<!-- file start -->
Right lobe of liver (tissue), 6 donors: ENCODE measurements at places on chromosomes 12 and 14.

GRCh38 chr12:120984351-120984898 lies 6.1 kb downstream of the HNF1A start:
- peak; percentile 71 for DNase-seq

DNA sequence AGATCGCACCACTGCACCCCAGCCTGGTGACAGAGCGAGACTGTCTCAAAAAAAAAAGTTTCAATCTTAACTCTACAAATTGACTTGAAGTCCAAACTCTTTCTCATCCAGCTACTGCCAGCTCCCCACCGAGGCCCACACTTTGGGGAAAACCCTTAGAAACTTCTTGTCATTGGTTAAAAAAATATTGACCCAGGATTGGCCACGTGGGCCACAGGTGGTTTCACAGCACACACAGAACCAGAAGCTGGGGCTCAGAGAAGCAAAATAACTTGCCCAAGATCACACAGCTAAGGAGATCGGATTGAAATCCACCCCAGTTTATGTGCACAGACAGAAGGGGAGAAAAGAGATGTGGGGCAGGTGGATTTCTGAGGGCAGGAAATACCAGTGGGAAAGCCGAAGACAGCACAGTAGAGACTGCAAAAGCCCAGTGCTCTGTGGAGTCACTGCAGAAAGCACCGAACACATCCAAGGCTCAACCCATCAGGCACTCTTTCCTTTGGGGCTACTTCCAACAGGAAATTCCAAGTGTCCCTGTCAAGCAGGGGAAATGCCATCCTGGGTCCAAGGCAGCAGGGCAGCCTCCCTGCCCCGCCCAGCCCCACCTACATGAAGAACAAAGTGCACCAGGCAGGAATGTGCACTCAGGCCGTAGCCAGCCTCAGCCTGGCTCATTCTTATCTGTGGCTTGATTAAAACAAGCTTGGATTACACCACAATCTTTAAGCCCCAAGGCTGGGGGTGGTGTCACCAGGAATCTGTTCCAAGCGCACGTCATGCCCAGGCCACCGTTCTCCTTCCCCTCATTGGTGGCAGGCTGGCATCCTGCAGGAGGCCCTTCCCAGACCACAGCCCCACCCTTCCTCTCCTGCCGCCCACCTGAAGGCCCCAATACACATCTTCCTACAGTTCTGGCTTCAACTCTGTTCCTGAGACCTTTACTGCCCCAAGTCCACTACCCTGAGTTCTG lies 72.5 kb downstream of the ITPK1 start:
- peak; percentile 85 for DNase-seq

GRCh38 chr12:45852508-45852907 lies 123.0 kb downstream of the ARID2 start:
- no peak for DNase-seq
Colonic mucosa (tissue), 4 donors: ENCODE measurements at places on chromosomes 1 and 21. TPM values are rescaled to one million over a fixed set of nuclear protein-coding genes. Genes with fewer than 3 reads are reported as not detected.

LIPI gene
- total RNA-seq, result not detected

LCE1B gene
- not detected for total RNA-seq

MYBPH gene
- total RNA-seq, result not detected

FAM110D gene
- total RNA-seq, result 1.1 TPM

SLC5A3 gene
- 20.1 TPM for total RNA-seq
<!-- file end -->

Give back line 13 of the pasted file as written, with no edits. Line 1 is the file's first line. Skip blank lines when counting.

MYBPH gene